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Human beings keep searching throughout their lives for greater certainty and solace - from place to place, or from one illusion to another, or from one depiction of reality to another, but never arrive at the whole truth. We strive for authenticity in social interactions and various forms of expression. But is human or personal authenticity possible, valuable or even desirable?

Definition of authenticity is as elusive as that of happiness or freedom. It is invariably defined as being true and honest with oneself and others, an undeniable credibility, and absence of pretence. The term, used in a wide range of contexts, is more an indicator of what it represents rather than what it is.

Personal authenticity must be accompanied by self-awareness and self-knowledge, personal responsibility and integrity, and empathy for and understanding of the other. To avoid aggravation to others, one must limit authenticity according to specific circumstances. Any measure of true authenticity does not imply expressing one’s true self, with a range of emotions and shifts, in all situations. But even with all the precautions taken, it would be impossible to consider all the unknowns. For example, how one’s authentic expressions, however cautious, would be perceived and interpreted by the other? The ambiguities of language, with its tendency for categorization and with its inherent limits of interpretation, make it impossible to translate precisely the thoughts into words.

The paradox of authenticity is that the individual strives to achieve greater authenticity while being immersed in the outside world, where adaptation to the world can erode authenticity. Then there are the ingrained attachments to a specific culture or social structure, and limits to self-knowledge. This is further complicated by the presence of cognitive illusions and biases, including self-deception, wishful thinking, and the tendency to behave differently under observation.

Achieving personal authenticity is further exacerbated by technologies that inundate human perception of reality with illusions of authenticity. One of these technologies is virtual reality that facilitates immersion into computer-generated representations of reality in three dimensions, video, audio, and touch. Although this technology is useful as a research and educational tool, there is a danger of generating a virtual environment with virtual society and interactions but with increasing physical isolation in the real world. This may result in difficulties distinguishing between virtual and real experiences, and thus exacerbate the endless human propensity for self-deception and self-delusion.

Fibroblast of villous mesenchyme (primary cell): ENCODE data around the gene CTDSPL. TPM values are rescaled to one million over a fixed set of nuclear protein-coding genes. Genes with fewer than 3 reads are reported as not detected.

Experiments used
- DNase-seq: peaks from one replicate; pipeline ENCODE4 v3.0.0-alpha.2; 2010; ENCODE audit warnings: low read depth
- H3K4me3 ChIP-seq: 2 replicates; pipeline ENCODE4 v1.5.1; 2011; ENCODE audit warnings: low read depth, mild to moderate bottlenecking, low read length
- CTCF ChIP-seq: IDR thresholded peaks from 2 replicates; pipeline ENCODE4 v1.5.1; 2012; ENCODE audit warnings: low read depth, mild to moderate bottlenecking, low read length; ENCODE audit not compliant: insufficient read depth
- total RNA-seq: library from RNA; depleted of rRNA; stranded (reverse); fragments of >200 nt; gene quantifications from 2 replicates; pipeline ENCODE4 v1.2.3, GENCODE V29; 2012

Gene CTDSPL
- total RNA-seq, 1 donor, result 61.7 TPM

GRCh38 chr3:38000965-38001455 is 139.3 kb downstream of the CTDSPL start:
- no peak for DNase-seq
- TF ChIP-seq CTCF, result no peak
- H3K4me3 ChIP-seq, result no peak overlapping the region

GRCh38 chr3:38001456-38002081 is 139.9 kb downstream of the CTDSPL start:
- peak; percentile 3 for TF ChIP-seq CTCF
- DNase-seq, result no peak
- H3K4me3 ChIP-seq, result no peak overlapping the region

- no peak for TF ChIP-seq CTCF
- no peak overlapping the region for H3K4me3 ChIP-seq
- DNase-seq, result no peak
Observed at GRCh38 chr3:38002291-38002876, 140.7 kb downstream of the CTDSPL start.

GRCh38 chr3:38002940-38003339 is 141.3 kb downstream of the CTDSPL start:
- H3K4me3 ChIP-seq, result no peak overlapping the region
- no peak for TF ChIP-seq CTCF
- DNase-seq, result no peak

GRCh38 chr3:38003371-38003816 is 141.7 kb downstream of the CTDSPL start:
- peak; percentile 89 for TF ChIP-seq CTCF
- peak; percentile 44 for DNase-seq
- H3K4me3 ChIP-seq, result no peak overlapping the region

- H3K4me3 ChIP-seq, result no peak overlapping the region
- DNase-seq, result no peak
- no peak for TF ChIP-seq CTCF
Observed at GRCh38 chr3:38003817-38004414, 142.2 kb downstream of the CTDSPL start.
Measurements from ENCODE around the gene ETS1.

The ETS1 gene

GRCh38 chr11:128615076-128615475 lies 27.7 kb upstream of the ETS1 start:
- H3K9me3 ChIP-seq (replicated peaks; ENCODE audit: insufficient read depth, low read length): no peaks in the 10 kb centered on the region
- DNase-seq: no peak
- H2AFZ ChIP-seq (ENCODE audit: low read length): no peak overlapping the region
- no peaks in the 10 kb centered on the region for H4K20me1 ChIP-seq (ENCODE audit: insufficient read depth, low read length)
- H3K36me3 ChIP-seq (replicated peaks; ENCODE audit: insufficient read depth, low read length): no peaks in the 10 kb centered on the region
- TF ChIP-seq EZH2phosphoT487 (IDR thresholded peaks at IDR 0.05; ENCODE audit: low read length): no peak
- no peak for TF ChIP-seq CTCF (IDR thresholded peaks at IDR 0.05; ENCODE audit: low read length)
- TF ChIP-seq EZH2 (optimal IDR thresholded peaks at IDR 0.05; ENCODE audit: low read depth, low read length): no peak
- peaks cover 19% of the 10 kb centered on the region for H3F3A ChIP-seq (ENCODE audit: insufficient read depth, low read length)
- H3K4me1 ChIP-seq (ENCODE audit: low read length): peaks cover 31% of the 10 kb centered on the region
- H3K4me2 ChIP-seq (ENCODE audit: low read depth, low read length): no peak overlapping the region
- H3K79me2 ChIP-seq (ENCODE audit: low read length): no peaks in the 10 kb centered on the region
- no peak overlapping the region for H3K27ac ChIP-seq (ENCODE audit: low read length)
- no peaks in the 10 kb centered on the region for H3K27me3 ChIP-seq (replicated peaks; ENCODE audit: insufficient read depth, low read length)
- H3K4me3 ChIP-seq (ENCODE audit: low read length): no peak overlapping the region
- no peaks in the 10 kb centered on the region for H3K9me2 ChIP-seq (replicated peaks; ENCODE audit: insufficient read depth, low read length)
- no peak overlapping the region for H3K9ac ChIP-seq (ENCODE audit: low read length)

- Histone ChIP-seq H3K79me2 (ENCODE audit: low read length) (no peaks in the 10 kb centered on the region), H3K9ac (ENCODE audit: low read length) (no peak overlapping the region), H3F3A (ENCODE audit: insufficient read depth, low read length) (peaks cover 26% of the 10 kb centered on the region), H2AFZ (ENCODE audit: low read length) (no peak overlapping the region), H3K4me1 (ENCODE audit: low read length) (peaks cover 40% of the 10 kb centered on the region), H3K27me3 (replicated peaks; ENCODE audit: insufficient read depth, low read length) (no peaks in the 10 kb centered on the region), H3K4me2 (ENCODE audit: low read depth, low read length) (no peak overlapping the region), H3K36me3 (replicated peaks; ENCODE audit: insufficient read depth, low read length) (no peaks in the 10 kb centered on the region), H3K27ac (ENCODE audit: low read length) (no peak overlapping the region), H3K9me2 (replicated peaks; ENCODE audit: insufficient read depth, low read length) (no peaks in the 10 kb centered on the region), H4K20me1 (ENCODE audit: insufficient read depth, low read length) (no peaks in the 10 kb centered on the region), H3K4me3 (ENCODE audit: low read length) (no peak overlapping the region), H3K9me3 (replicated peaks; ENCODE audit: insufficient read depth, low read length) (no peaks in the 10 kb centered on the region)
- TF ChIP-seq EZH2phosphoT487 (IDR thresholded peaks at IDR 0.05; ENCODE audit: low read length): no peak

Being in a constant state of transformation, authenticity has no reference point by which to make any evaluation in absolute terms. Thus, who is to judge if one is authentic or not? The crucial question is how to distinguish between true authenticity and perceived authenticity. People can elucidate the most complex principles of the universe and accumulate knowledge in a coherent framework, but can humanity eventually overcome its irrationality and cognitive biases?

Humans remain feeble and relatively short-lived beings, emerging randomly at a specific time and place in an indifferent universe. The individual has to adapt to this perplexing existence in an endless struggle, accompanied by the ever-present unknown, and somehow be a well-adjusted member of society that demands conformity and thus some pretence. Enter a myriad of illusions and masks that are necessary to go on with life in a constant tension between the probabilities and desires, on the one hand, and outcomes and disappointments, on the other.

Ours is a society of fake authenticity and masks. Ours is a culture preoccupied with appearances and the pursuit of elusive happiness, which is a transient condition and a subjective state of mind, and not an objective state of being. Staged authenticity and experiences permeate our culture, politics, economics and religion. Fake authenticity is often used to sell various images, products and services. As the environment is polluted by acid rain and oil spills, society is contaminated by inauthenticity in all of those domains.

Authenticity must inevitably reveal human frailties and limitations, which may paint an undesirable picture of those advancing certain agendas in society. Thus, politicians and other leaders of society cannot be truly authentic, since they always have to appear confident and nearly flawless, rather than show any doubt or vulnerability, in order to appease the public that has to be constantly serenaded. Religious leaders can be trapped in dogma so have to find a myriad of ways to defend their illusions with ever-diluted interpretations that may not stand the test of time.

Some measure of authenticity can be realized in specific situations and it can evolve, but it will never be complete, since human existence requires continuous adaptation and illusions, and our knowledge of the universe and ourselves is never complete. Arriving at an authentic state is never a permanent destination but a departure to new dilemmas and challenges.


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